The Wizard of Oz Background

The Wizard of Oz Background

In 1939, Victor Fleming added two more credits to his already impressive list of directorial efforts. He would go on to win the Oscar for directing Gone with the Wind. He would also receive final credit for helming The Wizard of Oz despite the fact that the final cut contain footage directed by at least two other men as well as the fact that by the time Fleming arrived on the set, Richard Thorpe already had about two weeks’ worth of footage in the can. Fleming’s take on the innocence and resulting “look” of Dorothy Gale would necessitate throwing out almost everything that Thorpe had filmed.

Fleming was not just taking over a production from a fired peer, he also showed up to find that the original cast was no longer intact. Buddy Ebsen (more famous now as Jed Clampette from The Beverly Hillbillies) had to be replaced with Jack Haley as the Tin Man due to a serious reaction to the powder used in the makeup which put him in the hospital. He was also dealing with the loss of the actress originally cast as the Wicked Witch of the West. Gale Sondergaard had been cast in the role with a vision (as makeup photos strongly indicate) of the Green Witch being a lot heavier on the sexy and more lightweight on the ugly. Just three days before filming, she decided against doing the movie and was quickly replaced by Margaret Hamilton. Hamilton’s less sexy and more wickedly hideous interpretation would earn her the number 4 spot on the American Film Institute’s list of the most memorable movie villains in the first 100 years of Hollywood, not to mention creating the iconic image of what a wicked witch should look like that persists even to this day.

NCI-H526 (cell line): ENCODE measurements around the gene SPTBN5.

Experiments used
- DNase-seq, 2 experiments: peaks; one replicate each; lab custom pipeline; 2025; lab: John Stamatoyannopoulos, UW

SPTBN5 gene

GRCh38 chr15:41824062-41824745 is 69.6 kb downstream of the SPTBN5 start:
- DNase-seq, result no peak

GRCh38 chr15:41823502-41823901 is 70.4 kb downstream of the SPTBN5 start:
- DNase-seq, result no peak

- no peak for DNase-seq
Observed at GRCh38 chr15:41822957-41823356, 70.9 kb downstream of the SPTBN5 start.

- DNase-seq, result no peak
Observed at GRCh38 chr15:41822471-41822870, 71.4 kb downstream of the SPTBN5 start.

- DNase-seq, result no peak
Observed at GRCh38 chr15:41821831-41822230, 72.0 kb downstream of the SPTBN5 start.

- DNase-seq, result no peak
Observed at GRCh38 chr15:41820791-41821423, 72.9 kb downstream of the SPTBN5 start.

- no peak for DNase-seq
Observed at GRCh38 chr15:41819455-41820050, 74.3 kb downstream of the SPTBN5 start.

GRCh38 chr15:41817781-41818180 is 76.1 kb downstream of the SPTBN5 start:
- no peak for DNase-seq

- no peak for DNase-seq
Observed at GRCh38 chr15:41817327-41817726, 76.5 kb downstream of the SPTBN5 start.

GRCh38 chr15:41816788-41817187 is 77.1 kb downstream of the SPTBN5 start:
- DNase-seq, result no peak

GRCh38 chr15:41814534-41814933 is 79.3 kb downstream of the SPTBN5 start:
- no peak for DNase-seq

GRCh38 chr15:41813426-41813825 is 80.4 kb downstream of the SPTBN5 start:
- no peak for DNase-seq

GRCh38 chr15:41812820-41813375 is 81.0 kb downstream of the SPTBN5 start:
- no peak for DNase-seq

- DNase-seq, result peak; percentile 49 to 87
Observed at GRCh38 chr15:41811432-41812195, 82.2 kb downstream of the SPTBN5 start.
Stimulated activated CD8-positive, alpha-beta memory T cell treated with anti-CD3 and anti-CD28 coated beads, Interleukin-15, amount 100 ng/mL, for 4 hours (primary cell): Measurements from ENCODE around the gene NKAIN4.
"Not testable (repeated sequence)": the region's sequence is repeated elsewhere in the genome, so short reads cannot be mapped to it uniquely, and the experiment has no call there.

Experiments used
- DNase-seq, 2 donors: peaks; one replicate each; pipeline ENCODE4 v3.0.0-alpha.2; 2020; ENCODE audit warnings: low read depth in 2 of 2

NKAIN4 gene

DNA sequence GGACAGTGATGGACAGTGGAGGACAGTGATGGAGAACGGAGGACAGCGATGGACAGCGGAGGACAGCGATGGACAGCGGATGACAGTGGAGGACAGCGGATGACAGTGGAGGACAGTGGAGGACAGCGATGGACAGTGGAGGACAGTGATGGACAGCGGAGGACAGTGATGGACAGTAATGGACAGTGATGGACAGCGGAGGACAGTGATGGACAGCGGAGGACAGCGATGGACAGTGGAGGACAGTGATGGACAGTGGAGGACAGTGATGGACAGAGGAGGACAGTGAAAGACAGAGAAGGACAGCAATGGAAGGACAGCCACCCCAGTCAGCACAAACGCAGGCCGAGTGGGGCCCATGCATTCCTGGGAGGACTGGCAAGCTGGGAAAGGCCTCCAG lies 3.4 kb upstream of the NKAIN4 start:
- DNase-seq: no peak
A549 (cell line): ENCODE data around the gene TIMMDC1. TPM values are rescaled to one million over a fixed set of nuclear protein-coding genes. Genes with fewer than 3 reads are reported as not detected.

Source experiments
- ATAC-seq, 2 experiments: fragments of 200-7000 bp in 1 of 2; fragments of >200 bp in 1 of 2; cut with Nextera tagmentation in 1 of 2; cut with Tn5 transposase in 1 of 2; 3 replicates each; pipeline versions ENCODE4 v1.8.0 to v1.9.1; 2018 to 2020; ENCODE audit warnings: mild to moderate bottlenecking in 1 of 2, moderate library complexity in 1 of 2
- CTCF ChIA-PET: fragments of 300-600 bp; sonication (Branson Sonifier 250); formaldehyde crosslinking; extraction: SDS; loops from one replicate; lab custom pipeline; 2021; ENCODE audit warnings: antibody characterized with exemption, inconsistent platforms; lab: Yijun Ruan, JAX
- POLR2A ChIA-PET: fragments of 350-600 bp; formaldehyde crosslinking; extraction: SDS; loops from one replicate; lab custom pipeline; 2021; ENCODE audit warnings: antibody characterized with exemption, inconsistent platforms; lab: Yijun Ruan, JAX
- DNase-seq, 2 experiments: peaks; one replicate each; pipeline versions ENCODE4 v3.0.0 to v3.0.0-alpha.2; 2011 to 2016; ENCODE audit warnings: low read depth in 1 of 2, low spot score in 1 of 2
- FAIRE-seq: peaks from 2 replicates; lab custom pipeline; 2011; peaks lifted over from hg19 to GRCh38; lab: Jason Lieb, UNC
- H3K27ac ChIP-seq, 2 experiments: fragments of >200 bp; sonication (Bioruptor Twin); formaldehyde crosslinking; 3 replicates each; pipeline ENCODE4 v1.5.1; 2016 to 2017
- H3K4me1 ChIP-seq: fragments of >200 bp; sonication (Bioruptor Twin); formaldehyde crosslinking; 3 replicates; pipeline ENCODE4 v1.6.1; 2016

As for the film itself, it managed to maintain a position within the top ten American movies of those first 100 years in both the original list and the revised list of the AFI’s choice for the 100 best Hollywood movies ever. The movie was one of the top ten box office hits of 1939 and earned six Oscar nominations, including Best Picture (though not Best Director, of course.) It would lose out the big prize to the “event” that was Gone with the Wind, but take home two statues for it music.

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